princessmaker 2

Bullet Hell Games

“Bullet Hell” games are also known as shoot ‘em ups and shmups. The original shmup from Japan was Space Invaders, which of course is one of the most famous games in all history. Since then Japan has refined these games into the rather ultra-niche bullet hell games Japanese players know and love. The basic premise is quite simple. You have a ship (or a plane, or a dragon, or whatever, really) that can shoot stuff. It moves along the screen vertically or horizontally. Enemies appear in droves and fire hundreds of projectiles at you. The goal is to evade all the enemy fire while also killing everything.

At the highest level of play the screen is more than half full of projectiles at times. It requires extreme hand-eye coordination and supreme memorization abilities. There are plenty of shmups for casual players, but bullet hell games are a breed apart.

Quiz Games

As I mentioned above, arcades are still thriving in Japan and there is an incredible breadth of arcade games that you’ll hardly ever see in the West. Quiz games are one genre that you’d probably expect at the counter of a seedy bar, but not in the middle of shiny family arcade. Yet arcade quiz games are quite popular in Japan and if you aren’t good enough at Street Fighter to hold your own, perhaps a bit of brainpower can get you a high score.

Japanese quiz games usually have quite an elaborate theme. The one title I have personally played is Quiz and Dragons from Capcom, which got a pretty serviceable PSP port. It looks like a nice pixel art RPG at first, but soon you’ll be trying to answer quiz questions to make it through the hazards of the game. It’s more fun than it sounds.

horror game

Survival Horror

There have been plenty of horror-themed games, but the Japanese put their own stamp on horror gaming from the start. Nostromo by Taito employee Akira Takiguchi is the earliest example I could find. The game is, of course, based on the first Alien film and its ship the Nostromo. Unlike action horror games where the player has the power to fight the monsters, in Nostromo you have to survive by evading the alien and you have limited items to help you. The Japanese prefer psychological horror and it shows in their games. Nothing is more terrifying than when your only real defense is to flee a much more powerful enemy.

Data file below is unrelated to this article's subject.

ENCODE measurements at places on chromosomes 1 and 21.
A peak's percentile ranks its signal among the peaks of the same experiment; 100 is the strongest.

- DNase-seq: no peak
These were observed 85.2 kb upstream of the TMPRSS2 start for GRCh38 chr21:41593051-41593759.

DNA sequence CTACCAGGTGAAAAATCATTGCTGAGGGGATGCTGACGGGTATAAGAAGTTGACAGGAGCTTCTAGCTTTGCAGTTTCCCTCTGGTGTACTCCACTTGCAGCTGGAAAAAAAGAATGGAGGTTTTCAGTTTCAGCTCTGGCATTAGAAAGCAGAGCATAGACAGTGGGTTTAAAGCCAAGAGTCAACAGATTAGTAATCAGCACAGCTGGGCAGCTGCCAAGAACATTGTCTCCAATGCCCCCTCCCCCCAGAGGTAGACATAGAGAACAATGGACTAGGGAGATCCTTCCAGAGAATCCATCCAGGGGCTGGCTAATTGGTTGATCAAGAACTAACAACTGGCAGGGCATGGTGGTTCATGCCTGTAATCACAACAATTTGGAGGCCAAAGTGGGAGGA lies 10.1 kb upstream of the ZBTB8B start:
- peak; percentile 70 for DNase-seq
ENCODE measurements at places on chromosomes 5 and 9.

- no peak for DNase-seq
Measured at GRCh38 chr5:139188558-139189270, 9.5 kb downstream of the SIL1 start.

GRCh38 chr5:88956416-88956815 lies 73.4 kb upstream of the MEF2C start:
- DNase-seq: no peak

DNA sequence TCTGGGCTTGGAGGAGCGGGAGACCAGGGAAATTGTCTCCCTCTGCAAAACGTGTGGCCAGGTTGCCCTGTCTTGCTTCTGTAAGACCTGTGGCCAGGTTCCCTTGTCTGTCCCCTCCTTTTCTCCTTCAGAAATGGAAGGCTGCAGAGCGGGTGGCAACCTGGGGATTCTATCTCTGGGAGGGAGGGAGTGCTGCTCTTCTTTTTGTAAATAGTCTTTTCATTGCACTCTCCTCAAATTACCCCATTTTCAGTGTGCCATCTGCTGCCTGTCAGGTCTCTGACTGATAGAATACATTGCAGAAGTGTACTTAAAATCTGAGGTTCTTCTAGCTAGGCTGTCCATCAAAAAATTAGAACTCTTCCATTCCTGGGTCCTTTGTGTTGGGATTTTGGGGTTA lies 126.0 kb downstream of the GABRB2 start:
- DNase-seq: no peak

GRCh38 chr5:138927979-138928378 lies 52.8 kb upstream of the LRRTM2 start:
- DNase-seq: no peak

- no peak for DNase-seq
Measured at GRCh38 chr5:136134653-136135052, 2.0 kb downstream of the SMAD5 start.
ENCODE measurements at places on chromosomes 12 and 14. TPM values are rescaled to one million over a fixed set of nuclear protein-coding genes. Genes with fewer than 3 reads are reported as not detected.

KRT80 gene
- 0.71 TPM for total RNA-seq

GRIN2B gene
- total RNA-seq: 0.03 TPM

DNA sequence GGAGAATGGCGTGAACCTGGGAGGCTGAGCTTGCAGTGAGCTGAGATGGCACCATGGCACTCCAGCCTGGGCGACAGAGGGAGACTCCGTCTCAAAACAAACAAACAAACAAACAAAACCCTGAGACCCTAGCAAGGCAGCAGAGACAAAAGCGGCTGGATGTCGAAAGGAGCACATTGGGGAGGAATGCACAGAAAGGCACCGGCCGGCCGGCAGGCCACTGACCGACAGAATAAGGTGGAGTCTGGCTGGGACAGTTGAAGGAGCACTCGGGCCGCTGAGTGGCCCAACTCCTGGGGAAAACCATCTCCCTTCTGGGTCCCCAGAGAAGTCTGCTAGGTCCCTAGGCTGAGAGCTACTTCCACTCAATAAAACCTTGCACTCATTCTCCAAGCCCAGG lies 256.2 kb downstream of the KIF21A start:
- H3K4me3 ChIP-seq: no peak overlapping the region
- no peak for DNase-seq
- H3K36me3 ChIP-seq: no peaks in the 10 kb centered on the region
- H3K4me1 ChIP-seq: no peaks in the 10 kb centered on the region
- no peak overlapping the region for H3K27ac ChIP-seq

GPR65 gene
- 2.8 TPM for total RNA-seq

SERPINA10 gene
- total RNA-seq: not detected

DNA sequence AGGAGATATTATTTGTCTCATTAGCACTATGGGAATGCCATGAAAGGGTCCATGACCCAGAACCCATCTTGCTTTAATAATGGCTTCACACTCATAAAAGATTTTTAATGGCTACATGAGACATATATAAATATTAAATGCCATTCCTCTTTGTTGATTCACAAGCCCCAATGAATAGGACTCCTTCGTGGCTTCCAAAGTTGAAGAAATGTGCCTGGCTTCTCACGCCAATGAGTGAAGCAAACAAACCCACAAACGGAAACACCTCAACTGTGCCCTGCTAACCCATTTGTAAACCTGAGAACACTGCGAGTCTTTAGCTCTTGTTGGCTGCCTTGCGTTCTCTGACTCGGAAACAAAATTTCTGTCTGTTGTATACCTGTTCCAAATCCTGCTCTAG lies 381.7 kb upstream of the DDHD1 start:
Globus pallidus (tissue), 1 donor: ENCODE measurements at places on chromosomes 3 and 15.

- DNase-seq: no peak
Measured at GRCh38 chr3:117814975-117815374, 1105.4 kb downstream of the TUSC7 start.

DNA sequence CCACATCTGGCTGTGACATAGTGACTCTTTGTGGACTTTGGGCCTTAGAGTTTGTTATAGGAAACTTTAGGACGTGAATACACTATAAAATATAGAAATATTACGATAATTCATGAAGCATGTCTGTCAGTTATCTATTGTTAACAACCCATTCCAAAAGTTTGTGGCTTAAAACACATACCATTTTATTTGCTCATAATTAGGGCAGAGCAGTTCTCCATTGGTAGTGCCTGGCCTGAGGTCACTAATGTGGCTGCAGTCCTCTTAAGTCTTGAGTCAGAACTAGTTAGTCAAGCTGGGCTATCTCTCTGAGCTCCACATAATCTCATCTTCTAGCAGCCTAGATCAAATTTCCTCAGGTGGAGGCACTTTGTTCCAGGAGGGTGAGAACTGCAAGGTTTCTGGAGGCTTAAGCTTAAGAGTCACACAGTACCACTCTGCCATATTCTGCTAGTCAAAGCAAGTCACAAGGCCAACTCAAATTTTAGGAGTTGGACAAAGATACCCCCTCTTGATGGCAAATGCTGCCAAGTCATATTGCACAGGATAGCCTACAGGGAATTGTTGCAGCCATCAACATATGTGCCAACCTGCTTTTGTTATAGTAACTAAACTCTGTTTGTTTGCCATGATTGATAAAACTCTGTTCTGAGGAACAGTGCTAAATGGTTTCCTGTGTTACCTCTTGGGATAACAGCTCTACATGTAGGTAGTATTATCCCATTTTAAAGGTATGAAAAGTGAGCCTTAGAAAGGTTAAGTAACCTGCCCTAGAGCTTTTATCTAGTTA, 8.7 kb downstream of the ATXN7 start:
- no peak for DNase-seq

That being said, it was the Western game Alone in the Dark that laid the template for modern survival horror. It’s just that the Japanese ran with it and gave us games like Resident Evil, Silent Hill, Dino Crisis, Parasite Eve, Fatal Frame, and more. There are also plenty of excellent Western survival horror games such as Amnesia: The Dark Descent, Outlast, and Dead Space. However, Japanese survival horror, like Japanese horror film, has a distinctly different flavor.

Gacha Games

I have a personal dislike for the “Gacha” genre, mostly because it feels like gambling, but many people are addicted to these cute collecting games. It started with arcade machines, but now most Gacha games are on mobile devices.

Basically these games are about collecting cards, characters, or some other humongous set of things. You have to play for gacha tokens and then spend them on spinning what amounts to a slot machine. You then win a randomized prize.

We are starting to see more and more of these games in the West. The Gacha component is usually tied to a more traditional game mechanic. For example, Fire Emblem Heroes has a dumbed-down version of the classic SRPG at its core, but you play with characters you get through the Gacha system. The Transformers card came and most other free-to-play card battlers also use this mechanic to give the players cards.